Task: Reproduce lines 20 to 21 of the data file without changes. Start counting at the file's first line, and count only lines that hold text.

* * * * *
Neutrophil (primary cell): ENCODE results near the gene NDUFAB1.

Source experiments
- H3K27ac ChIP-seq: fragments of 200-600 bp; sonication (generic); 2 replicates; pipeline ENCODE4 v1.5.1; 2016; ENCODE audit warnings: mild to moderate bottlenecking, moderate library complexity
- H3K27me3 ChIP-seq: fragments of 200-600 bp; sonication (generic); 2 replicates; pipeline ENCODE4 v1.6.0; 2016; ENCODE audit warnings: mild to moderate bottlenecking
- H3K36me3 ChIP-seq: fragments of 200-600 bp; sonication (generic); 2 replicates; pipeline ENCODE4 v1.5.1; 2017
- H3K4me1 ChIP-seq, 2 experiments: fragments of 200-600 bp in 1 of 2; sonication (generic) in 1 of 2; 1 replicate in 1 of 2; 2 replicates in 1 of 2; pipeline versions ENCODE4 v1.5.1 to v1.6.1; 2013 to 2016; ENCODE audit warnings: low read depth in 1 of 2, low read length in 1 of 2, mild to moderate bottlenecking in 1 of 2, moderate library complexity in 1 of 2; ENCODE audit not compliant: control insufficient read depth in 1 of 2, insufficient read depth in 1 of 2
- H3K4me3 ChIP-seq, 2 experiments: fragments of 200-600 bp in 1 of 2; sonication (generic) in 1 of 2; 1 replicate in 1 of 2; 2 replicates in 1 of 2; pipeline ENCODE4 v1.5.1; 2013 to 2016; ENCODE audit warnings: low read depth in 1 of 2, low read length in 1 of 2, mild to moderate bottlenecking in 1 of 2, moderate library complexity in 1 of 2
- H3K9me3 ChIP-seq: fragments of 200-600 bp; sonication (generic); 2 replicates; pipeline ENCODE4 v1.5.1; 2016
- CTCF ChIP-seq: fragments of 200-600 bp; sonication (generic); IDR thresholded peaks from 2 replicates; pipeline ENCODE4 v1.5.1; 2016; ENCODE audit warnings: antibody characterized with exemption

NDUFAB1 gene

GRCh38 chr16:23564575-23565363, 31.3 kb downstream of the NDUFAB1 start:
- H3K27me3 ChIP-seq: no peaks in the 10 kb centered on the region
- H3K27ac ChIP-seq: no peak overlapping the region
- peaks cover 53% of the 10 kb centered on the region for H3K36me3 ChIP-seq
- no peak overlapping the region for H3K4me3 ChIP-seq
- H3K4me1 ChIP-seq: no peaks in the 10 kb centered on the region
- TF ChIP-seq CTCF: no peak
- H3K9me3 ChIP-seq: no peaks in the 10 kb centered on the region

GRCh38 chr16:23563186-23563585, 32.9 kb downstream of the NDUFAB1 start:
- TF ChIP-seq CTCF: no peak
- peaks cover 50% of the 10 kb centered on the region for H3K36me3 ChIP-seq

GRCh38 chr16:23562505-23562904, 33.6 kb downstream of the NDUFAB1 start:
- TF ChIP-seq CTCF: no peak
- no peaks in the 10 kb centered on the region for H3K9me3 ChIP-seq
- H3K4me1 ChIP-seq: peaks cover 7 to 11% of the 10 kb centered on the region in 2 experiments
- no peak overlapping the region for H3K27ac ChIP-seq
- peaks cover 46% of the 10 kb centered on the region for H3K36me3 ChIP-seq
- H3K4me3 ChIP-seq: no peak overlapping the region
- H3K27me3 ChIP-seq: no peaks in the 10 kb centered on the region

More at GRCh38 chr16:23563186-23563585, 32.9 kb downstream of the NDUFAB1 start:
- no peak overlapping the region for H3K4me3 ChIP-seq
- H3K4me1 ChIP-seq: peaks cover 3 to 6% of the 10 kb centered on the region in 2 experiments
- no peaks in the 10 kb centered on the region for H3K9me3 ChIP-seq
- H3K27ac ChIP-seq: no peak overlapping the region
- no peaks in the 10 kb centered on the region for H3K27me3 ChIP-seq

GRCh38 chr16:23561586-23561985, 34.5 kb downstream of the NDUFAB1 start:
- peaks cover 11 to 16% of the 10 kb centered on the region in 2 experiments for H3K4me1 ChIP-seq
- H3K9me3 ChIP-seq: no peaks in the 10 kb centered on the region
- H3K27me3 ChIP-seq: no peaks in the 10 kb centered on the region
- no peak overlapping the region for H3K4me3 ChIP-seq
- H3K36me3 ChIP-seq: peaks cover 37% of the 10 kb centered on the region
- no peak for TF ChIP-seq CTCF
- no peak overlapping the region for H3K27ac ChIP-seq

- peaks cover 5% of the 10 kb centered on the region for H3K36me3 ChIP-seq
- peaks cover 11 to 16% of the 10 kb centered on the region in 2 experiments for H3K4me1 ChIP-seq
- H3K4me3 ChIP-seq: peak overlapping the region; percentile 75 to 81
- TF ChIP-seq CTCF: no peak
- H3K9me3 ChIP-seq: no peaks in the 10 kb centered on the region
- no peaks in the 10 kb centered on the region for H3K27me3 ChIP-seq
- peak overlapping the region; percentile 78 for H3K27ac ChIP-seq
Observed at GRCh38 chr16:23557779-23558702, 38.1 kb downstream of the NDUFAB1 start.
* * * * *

- TF ChIP-seq CTCF: no peak
- peaks cover 50% of the 10 kb centered on the region for H3K36me3 ChIP-seq